Enhancing carbon sequestration in wood

Andrea Simms-Karp and Morty

Ordinarily, wood is a relatively temporary storehouse for carbon. While trees absorb it when growing, they re-release it when they burn or rot. A company called Titan Wood is seeking to enhance the sequestration potential of wood by chemically altering it. In so doing, they increase the span of time for which the carbon will be bound up in a solid form; by making the wood stronger (converting soft woods like pine into a form comparable to tropical hardwoods), they also allow wood to be used in a wider variety of applications, displacing more carbon-intensive building options like concrete, metal, and plastic:

Instead of deforesting tropical rainforests for the highest quality hardwoods, we can essentially make them from trees that grow in northern climates. Wood that is grown via sustainable forestry practices and modified with our acetylation process provides a far more sustainable model for producing high-performance lumber. If the wood is both grown and used locally, so much the better.

Unlike woods treated with existing processes (such as Chromated Copper Arsenate), the resulting material is non-toxic.

In the Netherlands, a heavy traffic road bridge is being constructed from this processed wood (the commercial name for it is Accoya). All the wood being used for the construction is from source-certified sustainable species.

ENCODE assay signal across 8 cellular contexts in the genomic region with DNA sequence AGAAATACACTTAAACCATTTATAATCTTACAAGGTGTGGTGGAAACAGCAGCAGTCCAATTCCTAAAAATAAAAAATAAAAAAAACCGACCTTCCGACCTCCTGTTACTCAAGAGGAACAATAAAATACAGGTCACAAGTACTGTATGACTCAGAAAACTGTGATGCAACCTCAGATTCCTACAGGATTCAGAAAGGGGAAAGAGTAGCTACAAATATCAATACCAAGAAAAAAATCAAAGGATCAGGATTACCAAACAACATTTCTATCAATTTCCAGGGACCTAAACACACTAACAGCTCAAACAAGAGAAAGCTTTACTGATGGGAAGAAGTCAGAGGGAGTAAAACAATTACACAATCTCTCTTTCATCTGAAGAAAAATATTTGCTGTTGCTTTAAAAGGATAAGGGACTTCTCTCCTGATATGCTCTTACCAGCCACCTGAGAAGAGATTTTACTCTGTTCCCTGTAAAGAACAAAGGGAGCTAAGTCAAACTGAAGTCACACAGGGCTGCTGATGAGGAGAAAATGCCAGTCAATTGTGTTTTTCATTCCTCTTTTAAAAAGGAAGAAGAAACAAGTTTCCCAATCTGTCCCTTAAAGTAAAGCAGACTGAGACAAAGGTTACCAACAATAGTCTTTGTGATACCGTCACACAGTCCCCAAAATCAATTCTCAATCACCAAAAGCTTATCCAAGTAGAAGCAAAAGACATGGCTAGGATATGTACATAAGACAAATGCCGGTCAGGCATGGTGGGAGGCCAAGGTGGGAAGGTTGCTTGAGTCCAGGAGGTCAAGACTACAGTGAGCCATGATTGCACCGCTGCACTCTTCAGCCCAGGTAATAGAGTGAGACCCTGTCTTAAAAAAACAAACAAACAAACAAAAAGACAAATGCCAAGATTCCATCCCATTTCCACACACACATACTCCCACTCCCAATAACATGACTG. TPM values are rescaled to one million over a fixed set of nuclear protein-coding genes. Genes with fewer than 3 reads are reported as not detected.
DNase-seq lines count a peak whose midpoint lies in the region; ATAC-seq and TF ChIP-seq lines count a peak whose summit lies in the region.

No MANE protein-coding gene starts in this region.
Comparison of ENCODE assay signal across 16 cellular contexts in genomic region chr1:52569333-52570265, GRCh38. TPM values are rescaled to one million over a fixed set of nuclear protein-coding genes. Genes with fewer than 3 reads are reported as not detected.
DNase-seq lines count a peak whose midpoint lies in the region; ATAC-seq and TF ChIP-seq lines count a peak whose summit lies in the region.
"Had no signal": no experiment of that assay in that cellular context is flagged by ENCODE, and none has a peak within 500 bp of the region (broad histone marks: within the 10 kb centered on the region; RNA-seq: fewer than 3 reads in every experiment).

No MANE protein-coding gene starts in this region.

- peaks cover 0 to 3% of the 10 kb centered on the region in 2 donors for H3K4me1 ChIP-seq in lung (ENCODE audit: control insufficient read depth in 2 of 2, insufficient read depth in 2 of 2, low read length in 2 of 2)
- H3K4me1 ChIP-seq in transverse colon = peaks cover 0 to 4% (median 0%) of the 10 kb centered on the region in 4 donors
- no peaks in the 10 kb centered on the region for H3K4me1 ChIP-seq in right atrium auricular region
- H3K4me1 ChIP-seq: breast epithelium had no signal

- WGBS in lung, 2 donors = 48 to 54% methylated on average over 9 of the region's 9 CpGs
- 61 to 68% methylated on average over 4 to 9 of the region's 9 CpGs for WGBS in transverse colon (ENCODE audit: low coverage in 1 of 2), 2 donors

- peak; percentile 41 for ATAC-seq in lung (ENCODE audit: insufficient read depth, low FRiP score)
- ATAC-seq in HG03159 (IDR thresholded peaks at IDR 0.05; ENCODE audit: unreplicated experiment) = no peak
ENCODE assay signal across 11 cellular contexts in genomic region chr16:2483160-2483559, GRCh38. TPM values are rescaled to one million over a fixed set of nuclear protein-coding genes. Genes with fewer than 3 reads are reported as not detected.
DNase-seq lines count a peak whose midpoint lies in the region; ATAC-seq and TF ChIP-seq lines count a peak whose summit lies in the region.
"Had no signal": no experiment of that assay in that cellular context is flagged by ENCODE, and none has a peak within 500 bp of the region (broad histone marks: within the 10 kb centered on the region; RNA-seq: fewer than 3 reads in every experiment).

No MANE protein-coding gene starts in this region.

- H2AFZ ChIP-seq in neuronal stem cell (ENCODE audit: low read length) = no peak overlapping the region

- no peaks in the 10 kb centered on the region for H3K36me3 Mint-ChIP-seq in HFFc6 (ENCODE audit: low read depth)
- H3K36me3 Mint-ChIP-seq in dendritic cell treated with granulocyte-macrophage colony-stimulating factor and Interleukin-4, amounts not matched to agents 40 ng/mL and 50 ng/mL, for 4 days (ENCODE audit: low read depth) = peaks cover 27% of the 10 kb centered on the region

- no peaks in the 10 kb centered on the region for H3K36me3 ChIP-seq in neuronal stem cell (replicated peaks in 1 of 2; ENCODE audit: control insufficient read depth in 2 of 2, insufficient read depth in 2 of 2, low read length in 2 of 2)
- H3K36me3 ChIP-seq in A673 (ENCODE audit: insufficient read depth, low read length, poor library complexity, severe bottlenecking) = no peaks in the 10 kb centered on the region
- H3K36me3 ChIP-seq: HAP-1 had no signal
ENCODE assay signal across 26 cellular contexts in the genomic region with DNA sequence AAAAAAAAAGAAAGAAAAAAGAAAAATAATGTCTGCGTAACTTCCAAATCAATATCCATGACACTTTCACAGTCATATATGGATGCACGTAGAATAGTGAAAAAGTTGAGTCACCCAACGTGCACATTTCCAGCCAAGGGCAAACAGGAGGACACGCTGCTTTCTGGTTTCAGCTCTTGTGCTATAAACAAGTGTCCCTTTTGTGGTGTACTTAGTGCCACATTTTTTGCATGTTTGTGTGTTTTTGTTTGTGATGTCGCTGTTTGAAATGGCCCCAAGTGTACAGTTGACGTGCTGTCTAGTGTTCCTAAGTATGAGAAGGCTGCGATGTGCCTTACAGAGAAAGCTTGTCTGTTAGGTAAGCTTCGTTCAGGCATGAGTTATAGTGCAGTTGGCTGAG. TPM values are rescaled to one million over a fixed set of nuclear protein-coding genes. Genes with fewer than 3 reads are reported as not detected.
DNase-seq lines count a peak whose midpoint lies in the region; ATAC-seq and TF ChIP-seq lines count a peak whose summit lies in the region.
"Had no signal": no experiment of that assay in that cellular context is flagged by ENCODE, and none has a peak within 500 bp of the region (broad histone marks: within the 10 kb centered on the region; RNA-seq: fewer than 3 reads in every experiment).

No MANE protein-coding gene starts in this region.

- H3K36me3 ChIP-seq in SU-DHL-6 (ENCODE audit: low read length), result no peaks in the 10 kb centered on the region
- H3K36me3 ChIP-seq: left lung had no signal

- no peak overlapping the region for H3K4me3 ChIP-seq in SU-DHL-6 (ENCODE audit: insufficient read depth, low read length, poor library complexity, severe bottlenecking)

This all strikes me as a neat idea, and a potentially good way to store some carbon in the medium term while transitioning towards more sustainable building materials.

Author: Milan

In the spring of 2005, I graduated from the University of British Columbia with a degree in International Relations and a general focus in the area of environmental politics. In the fall of 2005, I began reading for an M.Phil in IR at Wadham College, Oxford. Outside school, I am very interested in photography, writing, and the outdoors. I am writing this blog to keep in touch with friends and family around the world, provide a more personal view of graduate student life in Oxford, and pass on some lessons I've learned here.

4 thoughts on “Enhancing carbon sequestration in wood”

  1. Indeed.

    Any exposure to him generates material for several photos of the day; this is especially useful when the city is grey, dark, and full of blowing snow particles.

  2. The article linked above says this:

    Q. Doesn’t the process itself use a lot of energy? A lot more than say, planting a tree and waiting a few years.

    A. No. When you grow a tree, like a fast-growing softwood, what happens? It either grows to maturity, eventually dies, and releases its carbon dioxide back to the atmosphere. Or, it is cut down and used in an application that results in it releasing its carbon back to the atmosphere in much less than 100 years.

    What happens with Accoya is that you can make a harvest every 20 years and put it into a long-term application. When you put it into an application that is typically aluminum or steel, you have a dual-win: It takes less energy to make Accoya, and you have sequestered carbon where you would have placed steel.

    Of course you also have a big benefit by using it for applications typically reserved for tropical timber in that you displace tropical timber with softwoods.”

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